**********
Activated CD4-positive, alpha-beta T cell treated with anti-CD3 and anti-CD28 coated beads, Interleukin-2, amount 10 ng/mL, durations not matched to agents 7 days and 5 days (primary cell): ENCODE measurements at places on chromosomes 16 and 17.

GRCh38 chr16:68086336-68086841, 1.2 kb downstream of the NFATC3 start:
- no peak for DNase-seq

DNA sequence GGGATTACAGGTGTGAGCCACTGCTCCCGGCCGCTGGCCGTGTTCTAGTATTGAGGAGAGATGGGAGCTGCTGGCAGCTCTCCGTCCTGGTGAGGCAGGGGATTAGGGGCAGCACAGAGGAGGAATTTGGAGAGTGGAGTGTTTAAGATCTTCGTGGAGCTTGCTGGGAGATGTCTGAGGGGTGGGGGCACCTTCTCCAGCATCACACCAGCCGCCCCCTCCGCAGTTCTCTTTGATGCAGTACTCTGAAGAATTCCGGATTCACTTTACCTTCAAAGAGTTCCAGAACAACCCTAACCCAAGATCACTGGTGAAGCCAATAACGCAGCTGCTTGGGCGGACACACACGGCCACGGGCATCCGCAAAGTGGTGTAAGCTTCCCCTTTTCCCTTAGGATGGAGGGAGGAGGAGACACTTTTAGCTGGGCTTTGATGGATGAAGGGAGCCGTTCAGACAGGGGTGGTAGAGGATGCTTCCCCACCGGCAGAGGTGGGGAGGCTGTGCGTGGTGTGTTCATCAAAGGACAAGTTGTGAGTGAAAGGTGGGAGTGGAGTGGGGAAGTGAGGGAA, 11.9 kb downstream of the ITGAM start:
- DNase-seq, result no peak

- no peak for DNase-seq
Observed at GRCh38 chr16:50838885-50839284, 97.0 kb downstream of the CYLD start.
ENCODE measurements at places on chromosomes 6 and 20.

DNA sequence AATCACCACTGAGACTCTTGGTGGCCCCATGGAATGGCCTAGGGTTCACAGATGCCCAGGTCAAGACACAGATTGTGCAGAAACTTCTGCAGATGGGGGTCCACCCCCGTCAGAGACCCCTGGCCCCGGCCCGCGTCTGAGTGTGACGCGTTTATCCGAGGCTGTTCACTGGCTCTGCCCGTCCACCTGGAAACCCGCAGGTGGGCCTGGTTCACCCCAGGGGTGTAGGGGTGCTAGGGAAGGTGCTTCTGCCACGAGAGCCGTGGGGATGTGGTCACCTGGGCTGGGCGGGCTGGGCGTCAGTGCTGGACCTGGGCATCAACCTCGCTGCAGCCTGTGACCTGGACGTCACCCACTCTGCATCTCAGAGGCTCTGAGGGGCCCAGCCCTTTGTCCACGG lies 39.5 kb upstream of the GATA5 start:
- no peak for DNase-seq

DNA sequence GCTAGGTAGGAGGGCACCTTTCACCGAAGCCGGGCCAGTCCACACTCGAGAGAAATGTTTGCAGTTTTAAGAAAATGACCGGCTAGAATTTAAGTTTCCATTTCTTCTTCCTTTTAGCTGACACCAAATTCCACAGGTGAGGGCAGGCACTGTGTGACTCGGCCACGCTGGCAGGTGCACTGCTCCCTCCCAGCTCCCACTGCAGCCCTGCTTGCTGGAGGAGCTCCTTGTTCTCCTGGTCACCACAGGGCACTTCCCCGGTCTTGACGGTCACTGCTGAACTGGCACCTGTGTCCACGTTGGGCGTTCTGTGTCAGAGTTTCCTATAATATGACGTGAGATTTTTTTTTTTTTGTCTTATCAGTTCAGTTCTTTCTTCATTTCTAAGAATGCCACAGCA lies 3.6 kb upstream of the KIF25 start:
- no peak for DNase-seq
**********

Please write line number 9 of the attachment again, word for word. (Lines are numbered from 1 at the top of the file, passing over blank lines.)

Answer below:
DNA sequence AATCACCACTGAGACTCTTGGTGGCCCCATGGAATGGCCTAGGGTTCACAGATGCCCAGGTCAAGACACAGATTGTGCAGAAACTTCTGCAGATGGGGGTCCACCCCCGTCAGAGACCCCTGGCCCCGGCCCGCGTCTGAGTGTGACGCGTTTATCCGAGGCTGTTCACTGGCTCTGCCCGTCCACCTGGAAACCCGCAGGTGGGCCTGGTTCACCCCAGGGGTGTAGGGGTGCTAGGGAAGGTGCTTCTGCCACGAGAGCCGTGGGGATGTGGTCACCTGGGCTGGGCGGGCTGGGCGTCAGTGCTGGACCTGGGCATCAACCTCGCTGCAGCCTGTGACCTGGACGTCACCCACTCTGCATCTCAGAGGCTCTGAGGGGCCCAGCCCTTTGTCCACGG lies 39.5 kb upstream of the GATA5 start: